Abstract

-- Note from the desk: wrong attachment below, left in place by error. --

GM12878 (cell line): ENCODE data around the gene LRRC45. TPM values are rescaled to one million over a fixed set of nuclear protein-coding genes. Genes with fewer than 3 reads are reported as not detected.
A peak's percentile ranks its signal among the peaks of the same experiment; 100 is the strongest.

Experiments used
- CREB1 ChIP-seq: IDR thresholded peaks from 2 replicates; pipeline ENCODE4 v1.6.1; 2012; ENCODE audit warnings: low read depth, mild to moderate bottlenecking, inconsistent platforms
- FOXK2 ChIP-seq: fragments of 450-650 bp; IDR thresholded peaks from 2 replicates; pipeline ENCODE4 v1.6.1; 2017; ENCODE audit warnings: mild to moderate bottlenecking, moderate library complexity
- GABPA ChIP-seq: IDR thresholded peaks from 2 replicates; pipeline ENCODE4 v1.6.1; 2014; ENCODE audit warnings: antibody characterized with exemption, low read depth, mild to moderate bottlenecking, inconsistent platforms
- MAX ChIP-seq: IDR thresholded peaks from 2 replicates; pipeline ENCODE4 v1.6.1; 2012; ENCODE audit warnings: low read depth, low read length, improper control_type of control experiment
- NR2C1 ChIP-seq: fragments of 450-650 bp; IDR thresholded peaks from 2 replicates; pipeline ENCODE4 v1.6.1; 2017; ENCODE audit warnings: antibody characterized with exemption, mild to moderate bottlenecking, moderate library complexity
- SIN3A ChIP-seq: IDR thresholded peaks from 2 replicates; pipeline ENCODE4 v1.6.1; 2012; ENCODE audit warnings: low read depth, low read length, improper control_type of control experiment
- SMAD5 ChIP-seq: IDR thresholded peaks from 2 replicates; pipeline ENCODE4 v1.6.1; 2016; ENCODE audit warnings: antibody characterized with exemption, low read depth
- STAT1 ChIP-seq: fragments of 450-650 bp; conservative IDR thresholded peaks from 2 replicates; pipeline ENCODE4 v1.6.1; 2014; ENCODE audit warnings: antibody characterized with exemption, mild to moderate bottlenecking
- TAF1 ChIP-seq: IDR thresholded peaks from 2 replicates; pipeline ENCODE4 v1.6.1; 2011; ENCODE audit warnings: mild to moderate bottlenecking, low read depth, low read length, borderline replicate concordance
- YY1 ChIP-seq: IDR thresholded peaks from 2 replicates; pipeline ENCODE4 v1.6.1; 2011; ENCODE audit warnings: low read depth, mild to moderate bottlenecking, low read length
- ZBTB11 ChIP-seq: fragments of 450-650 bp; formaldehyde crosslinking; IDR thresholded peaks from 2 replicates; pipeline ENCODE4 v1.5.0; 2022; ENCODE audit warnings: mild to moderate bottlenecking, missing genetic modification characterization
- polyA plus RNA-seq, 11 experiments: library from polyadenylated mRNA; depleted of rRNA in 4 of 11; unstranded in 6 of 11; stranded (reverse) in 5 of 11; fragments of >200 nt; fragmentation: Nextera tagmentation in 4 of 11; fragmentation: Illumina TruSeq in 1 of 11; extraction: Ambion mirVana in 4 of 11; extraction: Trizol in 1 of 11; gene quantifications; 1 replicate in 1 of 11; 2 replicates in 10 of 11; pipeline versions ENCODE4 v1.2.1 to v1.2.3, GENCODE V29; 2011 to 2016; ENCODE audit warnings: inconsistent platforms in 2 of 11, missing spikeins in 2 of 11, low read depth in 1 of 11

The next generation of integrated power electronics packages will implement wide-bandgap devices with ultrahigh device heat fluxes. Although jet impingement has received attention for power electronics thermal management, it is not used in commercial electric vehicles (EVs) because of the associated pressure drop and reliability concerns. In this paper, we present a modular thermal management system designed for automotive power electronics. The system achieves superior thermal performance to benchmarked EVs, while adhering to reliability standards and with low pumping power. The system utilizes a low-cost and lightweight plastic manifold to generate jets over an optimized heat sink, which is embedded in the direct-bonded-copper (DBC) substrate. The embedded heat sink concept leverages additive manufacturing to add elliptical pin fins to the DBC substrate. The heat sink geometry is optimized for submerged jet impingement using a unit-cell model and an exhaustive search algorithm. The model predictions are validated using unit-cell experiments. A full-scale power module model is then used to compare the DBC-embedded heat sink against direct DBC cooling and baseplate-integrated heat sinks for single-sided (SS) and double-sided (DS) cooling concepts. Using the SS and DS DBC-embedded cooling concepts, the models predict a thermal resistance that represents a reduction of 75% and 85% compared to the 2015 BMW i3, respectively, for the same water-ethylene glycol inverter flow rate. We have shown that an inverter with a 100-kilo-Watt-per-liter power density is achievable with the proposed design.

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